Dawn Burke wrote a fascinating blog post last week asking HR professionals to assess if they were being Maverick or if they were being Goose for the company. Are they the star, or are they the wingmen?
“Many HR pros think their greatest values are protecting managers from less-than-smart decisions and helping managers keep on track with compliance and or administrative measures,” writes Burke.
“That’s how we help. That’s how we are relied upon. Only thing missing: It’s not how you are respected.”
Burke doesn’t argue HR teams shouldn’t support managers or that they shouldn’t want to be relied upon. Instead, she asks HR professionals to redefine the value they’re able to add to the company, and make sure the company understands what the HR role can be.
HR has a lot of opportunities to add value to the company’s daily function as well as its long-term strategic goals. But these HR pros have to step out of the sidekick position and take steps to make their role integral to the company’s success.
Here are 4 roles HR professionals can take on to capitalize on the potential in their position:
HR has to know about the company’s industry. From compliance issues to talent acquisition, the HR department knows the nitty gritty of what the company does. This means they are also in a great position to be teachers for the company’s employees. HR can host professional development sessions or organize lunch and learn workshops to inform employees of new industry best practices or to share new trends.
Incorporate these workshops into employees’ formal training, or find a way to informally but regularly educate employees through weekly newsletters or trivia. There are plenty of opportunities for HR to take part in the company’s overall education.
The HR department’s business is people, and every company’s best recruiting tool is its people. As such, HR professionals can play a huge role in developing an employer brand for companies to attract and hire new talent. HR understands and helps influence company culture, so they can contribute to marketing this culture to others, and most HR professionals are uniquely positioned to articulate what makes the company different. On the other hand, if the company is struggling with engagement and turnover, the HR department should be involved in reversing the trend.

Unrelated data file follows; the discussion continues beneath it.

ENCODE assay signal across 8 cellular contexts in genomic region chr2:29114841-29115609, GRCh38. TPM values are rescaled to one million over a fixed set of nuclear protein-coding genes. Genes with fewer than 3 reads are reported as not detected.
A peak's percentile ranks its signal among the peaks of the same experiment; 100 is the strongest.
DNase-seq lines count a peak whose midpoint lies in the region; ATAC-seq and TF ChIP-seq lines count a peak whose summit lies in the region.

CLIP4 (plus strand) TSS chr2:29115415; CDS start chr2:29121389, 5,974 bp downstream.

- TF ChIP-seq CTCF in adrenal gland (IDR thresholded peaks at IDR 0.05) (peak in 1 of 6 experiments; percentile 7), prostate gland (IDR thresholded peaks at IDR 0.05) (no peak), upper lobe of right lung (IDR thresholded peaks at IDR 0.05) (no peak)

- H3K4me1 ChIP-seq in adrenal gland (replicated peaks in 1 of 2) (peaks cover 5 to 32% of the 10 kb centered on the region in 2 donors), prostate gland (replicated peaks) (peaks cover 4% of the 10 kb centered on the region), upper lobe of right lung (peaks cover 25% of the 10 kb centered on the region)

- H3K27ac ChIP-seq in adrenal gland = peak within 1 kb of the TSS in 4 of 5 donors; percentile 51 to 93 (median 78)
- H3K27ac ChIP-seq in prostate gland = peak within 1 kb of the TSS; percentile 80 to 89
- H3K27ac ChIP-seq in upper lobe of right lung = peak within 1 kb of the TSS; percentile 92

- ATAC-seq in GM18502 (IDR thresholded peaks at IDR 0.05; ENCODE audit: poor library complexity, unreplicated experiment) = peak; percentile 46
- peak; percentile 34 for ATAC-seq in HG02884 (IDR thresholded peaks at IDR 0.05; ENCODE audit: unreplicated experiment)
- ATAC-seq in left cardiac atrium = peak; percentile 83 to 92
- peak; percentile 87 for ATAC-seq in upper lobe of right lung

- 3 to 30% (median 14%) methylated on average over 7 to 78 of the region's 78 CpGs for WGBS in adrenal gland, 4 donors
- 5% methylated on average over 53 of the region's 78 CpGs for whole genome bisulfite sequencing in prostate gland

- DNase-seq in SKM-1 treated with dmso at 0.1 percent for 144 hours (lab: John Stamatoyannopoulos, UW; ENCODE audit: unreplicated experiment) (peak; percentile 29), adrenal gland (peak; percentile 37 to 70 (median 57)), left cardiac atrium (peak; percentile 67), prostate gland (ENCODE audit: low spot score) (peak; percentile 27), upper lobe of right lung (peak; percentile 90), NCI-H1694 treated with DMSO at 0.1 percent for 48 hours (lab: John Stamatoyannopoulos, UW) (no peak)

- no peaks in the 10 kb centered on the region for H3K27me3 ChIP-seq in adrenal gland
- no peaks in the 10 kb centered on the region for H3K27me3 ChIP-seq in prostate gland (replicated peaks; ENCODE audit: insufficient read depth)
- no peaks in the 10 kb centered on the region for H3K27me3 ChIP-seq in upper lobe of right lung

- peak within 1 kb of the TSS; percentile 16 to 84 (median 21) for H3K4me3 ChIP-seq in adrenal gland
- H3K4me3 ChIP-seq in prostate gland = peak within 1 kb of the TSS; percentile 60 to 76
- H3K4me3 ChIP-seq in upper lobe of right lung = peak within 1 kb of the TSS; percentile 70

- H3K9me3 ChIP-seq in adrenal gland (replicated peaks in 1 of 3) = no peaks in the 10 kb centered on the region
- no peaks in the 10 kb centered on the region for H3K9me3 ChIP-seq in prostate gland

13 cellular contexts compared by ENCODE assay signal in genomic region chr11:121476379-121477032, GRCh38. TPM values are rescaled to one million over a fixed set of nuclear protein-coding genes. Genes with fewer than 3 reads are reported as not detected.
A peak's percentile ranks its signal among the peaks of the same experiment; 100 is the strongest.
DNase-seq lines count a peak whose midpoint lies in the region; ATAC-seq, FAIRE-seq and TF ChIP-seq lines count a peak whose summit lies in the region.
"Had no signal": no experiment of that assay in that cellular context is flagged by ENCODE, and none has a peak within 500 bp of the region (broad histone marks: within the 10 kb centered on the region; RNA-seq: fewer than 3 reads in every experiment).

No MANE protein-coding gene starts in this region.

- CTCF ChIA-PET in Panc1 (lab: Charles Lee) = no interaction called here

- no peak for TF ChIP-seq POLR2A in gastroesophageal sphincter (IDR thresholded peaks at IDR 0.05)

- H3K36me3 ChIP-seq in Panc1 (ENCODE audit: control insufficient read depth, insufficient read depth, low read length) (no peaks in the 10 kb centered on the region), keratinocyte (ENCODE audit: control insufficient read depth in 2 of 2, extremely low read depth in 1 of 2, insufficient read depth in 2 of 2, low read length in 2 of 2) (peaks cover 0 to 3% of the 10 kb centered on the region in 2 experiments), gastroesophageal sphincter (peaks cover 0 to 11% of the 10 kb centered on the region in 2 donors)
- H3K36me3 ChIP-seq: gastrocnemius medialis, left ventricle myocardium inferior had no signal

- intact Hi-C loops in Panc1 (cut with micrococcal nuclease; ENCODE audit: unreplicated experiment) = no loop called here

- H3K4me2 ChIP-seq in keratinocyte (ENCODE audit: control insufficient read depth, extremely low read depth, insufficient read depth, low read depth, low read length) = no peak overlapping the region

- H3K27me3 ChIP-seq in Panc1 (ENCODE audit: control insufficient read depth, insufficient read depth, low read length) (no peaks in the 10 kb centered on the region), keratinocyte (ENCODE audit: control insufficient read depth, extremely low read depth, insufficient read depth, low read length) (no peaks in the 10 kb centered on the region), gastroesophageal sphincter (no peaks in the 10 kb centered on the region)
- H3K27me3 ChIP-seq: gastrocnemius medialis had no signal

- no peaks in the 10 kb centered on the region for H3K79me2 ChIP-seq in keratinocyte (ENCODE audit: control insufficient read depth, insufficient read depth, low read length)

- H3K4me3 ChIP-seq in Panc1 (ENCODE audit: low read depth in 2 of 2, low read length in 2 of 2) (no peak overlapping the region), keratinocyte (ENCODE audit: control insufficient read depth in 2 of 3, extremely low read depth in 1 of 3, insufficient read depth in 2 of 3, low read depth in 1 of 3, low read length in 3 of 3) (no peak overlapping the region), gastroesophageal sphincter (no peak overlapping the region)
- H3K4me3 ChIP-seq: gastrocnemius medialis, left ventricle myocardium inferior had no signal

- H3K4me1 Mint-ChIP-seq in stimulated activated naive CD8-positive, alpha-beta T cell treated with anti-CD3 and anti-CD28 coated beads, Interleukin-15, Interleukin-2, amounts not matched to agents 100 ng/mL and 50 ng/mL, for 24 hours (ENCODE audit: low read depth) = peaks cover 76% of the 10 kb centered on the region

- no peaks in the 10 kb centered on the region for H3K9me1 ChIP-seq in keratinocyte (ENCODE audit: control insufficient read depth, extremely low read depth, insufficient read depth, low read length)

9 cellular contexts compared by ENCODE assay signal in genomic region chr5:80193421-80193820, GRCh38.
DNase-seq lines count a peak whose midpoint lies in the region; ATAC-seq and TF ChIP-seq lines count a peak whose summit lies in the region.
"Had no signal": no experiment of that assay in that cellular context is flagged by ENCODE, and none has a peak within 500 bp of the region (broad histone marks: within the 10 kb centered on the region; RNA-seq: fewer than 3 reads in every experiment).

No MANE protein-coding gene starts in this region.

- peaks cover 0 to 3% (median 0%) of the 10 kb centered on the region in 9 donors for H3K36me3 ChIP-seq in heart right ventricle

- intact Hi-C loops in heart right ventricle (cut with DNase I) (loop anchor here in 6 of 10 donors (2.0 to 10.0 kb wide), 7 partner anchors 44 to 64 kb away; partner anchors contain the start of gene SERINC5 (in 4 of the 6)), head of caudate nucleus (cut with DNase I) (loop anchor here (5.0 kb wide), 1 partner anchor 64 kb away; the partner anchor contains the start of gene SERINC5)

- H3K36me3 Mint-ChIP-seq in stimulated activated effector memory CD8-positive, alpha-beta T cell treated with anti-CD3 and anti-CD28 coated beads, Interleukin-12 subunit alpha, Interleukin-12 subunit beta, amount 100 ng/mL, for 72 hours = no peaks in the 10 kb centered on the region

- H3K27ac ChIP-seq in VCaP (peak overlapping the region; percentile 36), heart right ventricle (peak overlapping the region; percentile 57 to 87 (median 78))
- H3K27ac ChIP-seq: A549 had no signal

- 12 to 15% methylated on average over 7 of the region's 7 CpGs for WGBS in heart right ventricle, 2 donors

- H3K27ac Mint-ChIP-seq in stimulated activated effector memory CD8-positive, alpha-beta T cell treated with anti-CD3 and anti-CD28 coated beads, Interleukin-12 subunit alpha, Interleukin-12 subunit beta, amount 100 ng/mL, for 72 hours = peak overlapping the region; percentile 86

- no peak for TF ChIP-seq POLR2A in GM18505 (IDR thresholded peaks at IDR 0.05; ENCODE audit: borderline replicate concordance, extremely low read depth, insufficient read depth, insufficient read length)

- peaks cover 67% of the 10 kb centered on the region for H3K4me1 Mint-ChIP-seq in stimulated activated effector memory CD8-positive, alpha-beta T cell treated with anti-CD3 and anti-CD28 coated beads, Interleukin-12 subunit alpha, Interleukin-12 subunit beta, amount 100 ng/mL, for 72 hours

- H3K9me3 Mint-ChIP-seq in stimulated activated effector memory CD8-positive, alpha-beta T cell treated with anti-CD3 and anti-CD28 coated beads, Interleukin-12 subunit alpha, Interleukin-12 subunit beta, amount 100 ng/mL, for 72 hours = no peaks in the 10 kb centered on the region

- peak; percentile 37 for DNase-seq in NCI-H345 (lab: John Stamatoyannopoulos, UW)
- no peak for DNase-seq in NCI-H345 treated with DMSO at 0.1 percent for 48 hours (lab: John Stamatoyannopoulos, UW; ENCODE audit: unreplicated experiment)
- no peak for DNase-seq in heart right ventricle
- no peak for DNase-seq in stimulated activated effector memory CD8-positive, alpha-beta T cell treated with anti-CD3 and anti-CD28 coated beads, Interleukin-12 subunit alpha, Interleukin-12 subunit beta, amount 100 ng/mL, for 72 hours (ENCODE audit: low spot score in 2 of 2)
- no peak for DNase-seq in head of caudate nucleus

HR professionals can play a huge role in creating, developing, and maintaining the culture of their organization. First, identify the fundamentals of the culture – whether it’s yearly retreats or Bagel Fridays, determine what practices perpetuate the company’s values and make employees happy, engaged, and proud to work there. Then survey employees to find out what they may think could be improved upon – is there a benefit they wish the company offered, or a perk they think employees would enjoy?
Create new, additional programming or traditions that reflect and improve on the company culture. Plan social events outside the office to encourage inter-department bonding. Host happy hours for new hires so they can meet their coworkers. HR has the resources and the knowledge to meaningfully and effectively sustain the best parts of a company’s culture.
This may seem counterintuitive for HR professionals who want to take a more integral role in the company’s growth and development, but being a “Human Concierge” department instead of a Human Resources department means you’re ready and willing to help with anything employees need.
Whether they want a restaurant suggestion for a first date or they need help through the adoption process – be there for them, and be ready to help. It doesn’t relegate the HR department into a subservient, wingman role. Instead it elevates the department into a resource employees know they can trust and rely upon.